therapies are natural does not mean that they are safe.
As with any therapy, it is best to discuss these
treatments with your doctor before you try them.
In addition to
treatments to help hair grow, there are measures that can be
taken to minimize the physical dangers or discomforts of
- Sunscreens are
important for the scalp, face, and all exposed areas.
- Eyeglasses (or
sunglasses) protect the eyes from excessive sun, and
from dust and debris, when eyebrows or eyelashes are
- Wigs, caps, or scarves
protect the scalp from the sun and keep the head warm.
- Antibiotic ointment
applied inside the nostrils helps to protect against
organisms invading the nose when nostril hair is
Will Alopecia Areata Affect My Life?
This is a
common question, particularly for children, teens, and young
adults who are beginning to form lifelong goals and who may
live with the effects of alopecia areata for many years. The
comforting news is that alopecia areata is not a painful
disease and does not make people feel sick physically. It is
not contagious, and people who have the disease are
generally healthy otherwise. It does not reduce life
expectancy and it should not interfere with the ability to
achieve such life goals as going to school, working,
marrying, raising a family, playing sports, and exercising.
aspects of living with hair loss, however, can be
challenging. Many people cope by learning as much as they
can about the disease; speaking with others who are facing
the same problem; and, if necessary, seeking counseling to
help build a positive self-image. To address quality-of-life
issues for alopecia areata and all other skin diseases, the
NIAMS sponsored a scientific meeting in September 2002 on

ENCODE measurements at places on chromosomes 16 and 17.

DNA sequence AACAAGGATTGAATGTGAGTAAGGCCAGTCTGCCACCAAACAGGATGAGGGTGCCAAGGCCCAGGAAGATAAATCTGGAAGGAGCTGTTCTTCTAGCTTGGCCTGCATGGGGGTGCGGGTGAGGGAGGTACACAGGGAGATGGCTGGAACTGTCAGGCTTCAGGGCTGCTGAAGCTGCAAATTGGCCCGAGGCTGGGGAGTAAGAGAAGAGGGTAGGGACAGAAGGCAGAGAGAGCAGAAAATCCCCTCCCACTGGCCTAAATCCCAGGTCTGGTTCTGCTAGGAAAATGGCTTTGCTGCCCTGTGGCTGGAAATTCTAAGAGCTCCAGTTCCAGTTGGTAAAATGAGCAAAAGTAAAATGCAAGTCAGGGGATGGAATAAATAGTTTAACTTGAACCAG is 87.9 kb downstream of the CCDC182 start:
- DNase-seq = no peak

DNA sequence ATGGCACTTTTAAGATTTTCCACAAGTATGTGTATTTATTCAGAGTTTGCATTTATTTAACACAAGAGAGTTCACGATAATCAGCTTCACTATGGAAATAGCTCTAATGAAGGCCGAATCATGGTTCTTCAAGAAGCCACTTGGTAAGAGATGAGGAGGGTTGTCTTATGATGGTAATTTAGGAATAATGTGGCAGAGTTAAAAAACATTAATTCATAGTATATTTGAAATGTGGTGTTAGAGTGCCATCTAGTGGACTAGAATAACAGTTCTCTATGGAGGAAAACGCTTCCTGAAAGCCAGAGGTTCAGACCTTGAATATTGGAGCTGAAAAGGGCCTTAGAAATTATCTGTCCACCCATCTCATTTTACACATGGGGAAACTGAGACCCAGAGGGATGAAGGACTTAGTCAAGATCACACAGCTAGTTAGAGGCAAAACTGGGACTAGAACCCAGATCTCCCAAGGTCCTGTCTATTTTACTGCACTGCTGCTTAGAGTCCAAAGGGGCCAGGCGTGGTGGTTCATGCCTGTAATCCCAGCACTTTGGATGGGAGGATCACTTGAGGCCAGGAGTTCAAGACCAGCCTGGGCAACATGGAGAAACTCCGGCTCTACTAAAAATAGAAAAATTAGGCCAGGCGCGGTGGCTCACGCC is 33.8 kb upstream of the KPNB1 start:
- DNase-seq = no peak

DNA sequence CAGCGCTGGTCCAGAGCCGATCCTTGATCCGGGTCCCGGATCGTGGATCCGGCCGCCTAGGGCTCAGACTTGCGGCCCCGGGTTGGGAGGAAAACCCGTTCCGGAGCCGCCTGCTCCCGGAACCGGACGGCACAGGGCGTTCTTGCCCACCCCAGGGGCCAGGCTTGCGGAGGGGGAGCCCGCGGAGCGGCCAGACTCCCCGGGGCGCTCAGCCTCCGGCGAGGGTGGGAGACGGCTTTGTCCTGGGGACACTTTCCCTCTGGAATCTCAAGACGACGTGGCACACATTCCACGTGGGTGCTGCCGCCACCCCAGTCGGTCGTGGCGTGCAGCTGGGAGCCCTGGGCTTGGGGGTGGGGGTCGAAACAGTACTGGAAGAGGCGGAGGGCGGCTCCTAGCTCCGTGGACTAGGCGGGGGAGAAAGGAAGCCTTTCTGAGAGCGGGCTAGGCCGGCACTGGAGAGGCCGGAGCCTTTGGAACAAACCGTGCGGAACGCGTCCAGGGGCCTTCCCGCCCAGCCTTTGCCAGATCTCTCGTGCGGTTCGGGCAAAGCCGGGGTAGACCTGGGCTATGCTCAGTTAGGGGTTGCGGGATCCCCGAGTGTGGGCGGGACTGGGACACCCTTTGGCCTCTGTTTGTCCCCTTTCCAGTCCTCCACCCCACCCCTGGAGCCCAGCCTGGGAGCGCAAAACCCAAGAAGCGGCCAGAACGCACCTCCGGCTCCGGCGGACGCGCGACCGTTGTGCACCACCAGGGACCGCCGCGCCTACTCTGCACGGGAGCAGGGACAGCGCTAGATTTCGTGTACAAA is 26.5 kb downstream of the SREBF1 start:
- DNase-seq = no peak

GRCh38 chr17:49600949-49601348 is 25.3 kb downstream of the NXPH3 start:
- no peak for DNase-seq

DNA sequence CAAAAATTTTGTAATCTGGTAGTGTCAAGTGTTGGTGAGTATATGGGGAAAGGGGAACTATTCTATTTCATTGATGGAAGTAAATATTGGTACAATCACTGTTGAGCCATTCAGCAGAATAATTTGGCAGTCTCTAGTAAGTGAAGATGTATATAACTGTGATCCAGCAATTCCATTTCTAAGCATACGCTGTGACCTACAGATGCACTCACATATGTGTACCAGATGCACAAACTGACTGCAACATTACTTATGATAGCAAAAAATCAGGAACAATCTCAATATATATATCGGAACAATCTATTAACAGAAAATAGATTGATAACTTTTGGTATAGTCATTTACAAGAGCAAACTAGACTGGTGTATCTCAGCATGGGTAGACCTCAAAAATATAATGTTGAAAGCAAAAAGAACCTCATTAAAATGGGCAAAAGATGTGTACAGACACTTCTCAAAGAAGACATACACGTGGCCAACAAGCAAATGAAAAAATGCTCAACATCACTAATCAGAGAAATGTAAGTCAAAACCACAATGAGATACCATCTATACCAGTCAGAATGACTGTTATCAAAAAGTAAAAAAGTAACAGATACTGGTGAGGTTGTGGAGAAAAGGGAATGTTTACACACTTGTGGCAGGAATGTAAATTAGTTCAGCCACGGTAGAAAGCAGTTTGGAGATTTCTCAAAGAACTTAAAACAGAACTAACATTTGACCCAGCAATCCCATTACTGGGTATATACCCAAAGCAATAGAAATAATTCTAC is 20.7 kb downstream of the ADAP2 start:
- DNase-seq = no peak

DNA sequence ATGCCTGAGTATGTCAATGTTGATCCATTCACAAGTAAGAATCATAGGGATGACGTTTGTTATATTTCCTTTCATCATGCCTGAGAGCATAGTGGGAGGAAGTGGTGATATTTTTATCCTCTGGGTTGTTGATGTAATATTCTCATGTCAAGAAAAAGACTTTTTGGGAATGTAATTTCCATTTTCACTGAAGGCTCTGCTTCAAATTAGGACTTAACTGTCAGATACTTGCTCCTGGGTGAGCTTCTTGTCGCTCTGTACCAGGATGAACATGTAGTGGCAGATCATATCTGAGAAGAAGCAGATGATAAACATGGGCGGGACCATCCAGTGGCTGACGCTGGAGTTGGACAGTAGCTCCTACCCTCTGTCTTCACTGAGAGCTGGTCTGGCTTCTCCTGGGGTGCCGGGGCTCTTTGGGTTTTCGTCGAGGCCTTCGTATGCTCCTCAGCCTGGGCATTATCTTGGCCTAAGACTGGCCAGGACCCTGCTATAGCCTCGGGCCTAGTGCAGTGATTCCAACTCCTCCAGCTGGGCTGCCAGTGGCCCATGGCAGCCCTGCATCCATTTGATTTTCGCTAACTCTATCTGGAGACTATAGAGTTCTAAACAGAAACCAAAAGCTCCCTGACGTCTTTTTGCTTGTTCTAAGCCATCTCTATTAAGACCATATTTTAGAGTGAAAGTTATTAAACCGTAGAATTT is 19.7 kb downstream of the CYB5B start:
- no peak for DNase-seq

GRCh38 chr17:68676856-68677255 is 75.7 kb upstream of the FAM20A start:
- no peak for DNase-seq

the burden of skin diseases.
Can I Cope With the Effects of This Disease?
hair loss can be hard, especially in a culture that views
hair as a sign of youth and good health. Even so, most
people with alopecia areata are well-adjusted, contented
people living full lives.
A possible way
to cope with the disease is to minimize its effects on your
appearance. If you have total hair loss, a wig or hairpiece
can look natural and stylish. For small patches of hair
loss, a hair-colored powder, cream, or crayon applied to the
scalp can make hair loss less obvious by eliminating the
contrast between the hair and the scalp. Skillfully applied
eyebrow pencil can mask missing eyebrows.
alopecia areata may prefer to wear bandanas or caps. There
are many styles available to suit a child's interest and
mood-some even have ponytails attached.
attractive scarves can hide patchy hair loss; jewelry and
clothing can distract attention from patchy hair; and proper
makeup can camouflage the effects of lost facial hair. If
you would like to learn more about camouflaging the cosmetic
aspects of alopecia areata, ask your doctor or members of
your local support group to recommend a cosmetologist who
specializes in working with people whose appearance is
affected by medical conditions.
This site is not intended to give medical advice.
Seek the advice of a professional for diagnosis, medication, treatment
options, and complete knowledge of any illness. The opinions expressed
here are exclusively my personal opinions do not necessarily reflect my
peers or professional affiliates. The information here does not reflect
professional advice and is not intended to supersede the professional advice